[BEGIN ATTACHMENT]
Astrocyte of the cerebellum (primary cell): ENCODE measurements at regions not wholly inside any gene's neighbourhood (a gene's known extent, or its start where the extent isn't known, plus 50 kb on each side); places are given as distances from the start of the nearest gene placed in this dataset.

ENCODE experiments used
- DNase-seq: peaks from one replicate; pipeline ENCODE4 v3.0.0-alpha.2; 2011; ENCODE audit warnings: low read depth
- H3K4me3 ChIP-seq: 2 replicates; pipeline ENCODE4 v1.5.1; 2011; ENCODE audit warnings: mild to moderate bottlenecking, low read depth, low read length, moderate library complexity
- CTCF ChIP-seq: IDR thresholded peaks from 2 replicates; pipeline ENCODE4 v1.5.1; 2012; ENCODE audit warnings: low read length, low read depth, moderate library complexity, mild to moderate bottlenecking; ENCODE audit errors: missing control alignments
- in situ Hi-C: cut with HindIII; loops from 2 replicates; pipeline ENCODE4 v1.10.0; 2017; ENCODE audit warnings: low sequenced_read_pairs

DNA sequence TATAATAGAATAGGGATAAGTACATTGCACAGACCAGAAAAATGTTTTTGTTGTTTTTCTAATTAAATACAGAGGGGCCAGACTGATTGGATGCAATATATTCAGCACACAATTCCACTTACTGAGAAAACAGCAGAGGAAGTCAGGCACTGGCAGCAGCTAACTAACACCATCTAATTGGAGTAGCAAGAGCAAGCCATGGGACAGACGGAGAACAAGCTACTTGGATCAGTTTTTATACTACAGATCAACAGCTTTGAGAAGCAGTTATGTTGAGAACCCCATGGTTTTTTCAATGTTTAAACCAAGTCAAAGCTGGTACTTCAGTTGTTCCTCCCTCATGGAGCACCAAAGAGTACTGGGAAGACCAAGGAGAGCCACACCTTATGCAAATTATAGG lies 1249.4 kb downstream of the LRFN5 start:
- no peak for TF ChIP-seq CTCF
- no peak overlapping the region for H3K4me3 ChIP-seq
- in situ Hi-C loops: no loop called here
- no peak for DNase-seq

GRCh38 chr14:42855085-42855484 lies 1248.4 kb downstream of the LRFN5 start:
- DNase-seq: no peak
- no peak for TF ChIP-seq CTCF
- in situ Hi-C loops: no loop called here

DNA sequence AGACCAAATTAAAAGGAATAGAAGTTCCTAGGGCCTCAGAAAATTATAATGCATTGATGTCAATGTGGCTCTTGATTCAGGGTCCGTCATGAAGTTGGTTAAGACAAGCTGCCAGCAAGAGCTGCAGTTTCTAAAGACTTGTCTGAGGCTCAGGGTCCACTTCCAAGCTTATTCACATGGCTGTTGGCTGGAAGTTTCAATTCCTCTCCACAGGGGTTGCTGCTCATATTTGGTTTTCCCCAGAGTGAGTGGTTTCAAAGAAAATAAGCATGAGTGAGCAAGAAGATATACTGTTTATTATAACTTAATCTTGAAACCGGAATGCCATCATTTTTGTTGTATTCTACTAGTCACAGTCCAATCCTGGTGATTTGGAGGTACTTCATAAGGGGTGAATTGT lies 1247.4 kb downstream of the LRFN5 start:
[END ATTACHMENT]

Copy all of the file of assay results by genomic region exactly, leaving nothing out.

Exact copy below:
Astrocyte of the cerebellum (primary cell): ENCODE measurements at regions not wholly inside any gene's neighbourhood (a gene's known extent, or its start where the extent isn't known, plus 50 kb on each side); places are given as distances from the start of the nearest gene placed in this dataset.

ENCODE experiments used
- DNase-seq: peaks from one replicate; pipeline ENCODE4 v3.0.0-alpha.2; 2011; ENCODE audit warnings: low read depth
- H3K4me3 ChIP-seq: 2 replicates; pipeline ENCODE4 v1.5.1; 2011; ENCODE audit warnings: mild to moderate bottlenecking, low read depth, low read length, moderate library complexity
- CTCF ChIP-seq: IDR thresholded peaks from 2 replicates; pipeline ENCODE4 v1.5.1; 2012; ENCODE audit warnings: low read length, low read depth, moderate library complexity, mild to moderate bottlenecking; ENCODE audit errors: missing control alignments
- in situ Hi-C: cut with HindIII; loops from 2 replicates; pipeline ENCODE4 v1.10.0; 2017; ENCODE audit warnings: low sequenced_read_pairs

DNA sequence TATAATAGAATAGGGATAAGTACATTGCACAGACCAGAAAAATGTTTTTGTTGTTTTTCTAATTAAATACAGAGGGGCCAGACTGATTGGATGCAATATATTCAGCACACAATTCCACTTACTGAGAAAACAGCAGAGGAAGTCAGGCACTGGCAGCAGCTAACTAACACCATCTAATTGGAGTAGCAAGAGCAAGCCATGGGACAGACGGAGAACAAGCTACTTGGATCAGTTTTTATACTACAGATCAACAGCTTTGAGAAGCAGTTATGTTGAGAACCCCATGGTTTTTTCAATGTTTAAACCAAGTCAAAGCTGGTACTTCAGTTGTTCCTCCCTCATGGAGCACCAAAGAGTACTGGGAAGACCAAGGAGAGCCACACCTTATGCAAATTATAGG lies 1249.4 kb downstream of the LRFN5 start:
- no peak for TF ChIP-seq CTCF
- no peak overlapping the region for H3K4me3 ChIP-seq
- in situ Hi-C loops: no loop called here
- no peak for DNase-seq

GRCh38 chr14:42855085-42855484 lies 1248.4 kb downstream of the LRFN5 start:
- DNase-seq: no peak
- no peak for TF ChIP-seq CTCF
- in situ Hi-C loops: no loop called here

DNA sequence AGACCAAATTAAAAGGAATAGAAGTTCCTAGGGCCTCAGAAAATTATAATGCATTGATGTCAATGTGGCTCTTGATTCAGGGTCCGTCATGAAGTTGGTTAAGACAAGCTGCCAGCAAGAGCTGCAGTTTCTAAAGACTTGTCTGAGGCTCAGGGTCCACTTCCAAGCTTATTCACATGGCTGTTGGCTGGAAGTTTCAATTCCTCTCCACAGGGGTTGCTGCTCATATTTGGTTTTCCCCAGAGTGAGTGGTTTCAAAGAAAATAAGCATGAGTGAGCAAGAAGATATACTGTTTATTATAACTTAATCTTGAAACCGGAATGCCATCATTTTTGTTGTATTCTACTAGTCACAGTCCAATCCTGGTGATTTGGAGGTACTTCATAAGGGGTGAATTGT lies 1247.4 kb downstream of the LRFN5 start: